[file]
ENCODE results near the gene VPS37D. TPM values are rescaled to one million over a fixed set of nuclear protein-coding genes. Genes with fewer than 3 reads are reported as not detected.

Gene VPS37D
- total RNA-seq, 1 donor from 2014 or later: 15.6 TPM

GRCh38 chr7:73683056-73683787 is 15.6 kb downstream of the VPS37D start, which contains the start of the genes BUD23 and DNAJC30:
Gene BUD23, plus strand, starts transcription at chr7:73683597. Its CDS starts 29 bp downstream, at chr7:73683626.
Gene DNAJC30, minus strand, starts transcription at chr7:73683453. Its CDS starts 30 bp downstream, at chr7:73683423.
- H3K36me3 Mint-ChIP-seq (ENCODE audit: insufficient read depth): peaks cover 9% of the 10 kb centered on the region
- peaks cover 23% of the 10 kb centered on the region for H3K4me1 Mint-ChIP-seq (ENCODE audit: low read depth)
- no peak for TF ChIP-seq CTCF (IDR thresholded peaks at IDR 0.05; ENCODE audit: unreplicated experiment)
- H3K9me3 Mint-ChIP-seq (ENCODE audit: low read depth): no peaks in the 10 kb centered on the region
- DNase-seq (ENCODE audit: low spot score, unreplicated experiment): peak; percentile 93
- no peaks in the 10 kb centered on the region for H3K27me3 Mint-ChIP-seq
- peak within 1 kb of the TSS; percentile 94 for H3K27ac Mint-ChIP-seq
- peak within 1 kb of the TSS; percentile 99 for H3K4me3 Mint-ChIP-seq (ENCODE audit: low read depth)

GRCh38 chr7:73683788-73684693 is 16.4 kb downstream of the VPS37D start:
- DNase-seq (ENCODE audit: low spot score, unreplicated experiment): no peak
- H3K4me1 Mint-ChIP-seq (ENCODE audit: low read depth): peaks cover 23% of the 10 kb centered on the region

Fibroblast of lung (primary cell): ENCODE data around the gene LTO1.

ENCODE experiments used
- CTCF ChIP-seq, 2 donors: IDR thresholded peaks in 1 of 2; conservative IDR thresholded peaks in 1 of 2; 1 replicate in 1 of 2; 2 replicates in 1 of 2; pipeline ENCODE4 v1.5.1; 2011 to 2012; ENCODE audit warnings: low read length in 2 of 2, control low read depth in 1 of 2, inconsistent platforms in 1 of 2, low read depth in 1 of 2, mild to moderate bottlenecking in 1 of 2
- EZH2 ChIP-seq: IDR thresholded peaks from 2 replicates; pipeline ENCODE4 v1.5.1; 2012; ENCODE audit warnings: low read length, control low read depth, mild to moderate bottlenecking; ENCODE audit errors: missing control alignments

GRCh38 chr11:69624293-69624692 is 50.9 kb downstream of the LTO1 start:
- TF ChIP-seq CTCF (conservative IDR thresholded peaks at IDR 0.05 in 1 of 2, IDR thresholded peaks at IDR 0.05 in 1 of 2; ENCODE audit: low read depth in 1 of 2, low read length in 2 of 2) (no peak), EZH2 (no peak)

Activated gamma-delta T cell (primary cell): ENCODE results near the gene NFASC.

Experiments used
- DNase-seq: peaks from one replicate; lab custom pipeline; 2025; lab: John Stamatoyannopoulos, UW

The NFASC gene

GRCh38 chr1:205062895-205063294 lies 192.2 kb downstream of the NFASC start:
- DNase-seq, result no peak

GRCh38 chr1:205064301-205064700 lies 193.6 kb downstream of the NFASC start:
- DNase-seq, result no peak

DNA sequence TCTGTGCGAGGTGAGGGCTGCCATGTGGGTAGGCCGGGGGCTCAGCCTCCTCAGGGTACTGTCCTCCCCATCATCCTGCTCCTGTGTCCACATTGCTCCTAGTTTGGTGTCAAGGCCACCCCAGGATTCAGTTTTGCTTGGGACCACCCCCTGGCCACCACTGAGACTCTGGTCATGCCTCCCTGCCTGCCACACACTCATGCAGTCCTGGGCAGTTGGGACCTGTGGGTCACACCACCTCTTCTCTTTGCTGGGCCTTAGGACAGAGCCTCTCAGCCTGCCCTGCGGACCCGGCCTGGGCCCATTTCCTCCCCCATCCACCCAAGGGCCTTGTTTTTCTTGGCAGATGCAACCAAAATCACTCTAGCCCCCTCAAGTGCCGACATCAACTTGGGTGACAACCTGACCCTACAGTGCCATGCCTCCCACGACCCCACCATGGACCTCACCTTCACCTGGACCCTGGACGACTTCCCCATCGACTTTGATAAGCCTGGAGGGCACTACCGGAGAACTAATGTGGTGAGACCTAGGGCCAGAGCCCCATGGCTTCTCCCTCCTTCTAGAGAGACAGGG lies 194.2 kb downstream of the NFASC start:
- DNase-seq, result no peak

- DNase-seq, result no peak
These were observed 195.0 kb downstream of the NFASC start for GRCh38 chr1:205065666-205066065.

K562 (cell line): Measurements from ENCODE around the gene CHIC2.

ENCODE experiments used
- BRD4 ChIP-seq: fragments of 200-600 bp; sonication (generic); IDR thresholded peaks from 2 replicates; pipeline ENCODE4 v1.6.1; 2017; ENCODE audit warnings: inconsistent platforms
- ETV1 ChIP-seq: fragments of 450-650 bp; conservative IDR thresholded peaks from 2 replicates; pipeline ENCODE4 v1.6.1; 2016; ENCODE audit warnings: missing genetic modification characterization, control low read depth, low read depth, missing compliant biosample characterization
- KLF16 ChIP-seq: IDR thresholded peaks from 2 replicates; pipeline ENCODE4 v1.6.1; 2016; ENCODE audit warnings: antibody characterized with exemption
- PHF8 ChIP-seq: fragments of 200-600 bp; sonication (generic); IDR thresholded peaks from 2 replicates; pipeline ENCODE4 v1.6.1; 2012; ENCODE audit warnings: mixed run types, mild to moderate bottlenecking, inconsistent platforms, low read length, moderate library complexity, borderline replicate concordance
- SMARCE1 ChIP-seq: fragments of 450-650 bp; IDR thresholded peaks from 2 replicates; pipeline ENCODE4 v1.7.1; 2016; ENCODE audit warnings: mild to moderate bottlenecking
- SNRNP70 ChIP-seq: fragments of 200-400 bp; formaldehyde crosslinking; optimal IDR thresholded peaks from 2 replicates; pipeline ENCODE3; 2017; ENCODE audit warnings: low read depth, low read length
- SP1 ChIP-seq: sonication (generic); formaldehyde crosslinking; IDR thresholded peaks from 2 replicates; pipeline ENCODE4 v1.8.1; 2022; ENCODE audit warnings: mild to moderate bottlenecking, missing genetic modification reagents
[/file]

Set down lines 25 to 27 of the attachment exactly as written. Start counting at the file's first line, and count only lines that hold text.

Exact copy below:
Experiments used
- DNase-seq: peaks from one replicate; lab custom pipeline; 2025; lab: John Stamatoyannopoulos, UW

The NFASC gene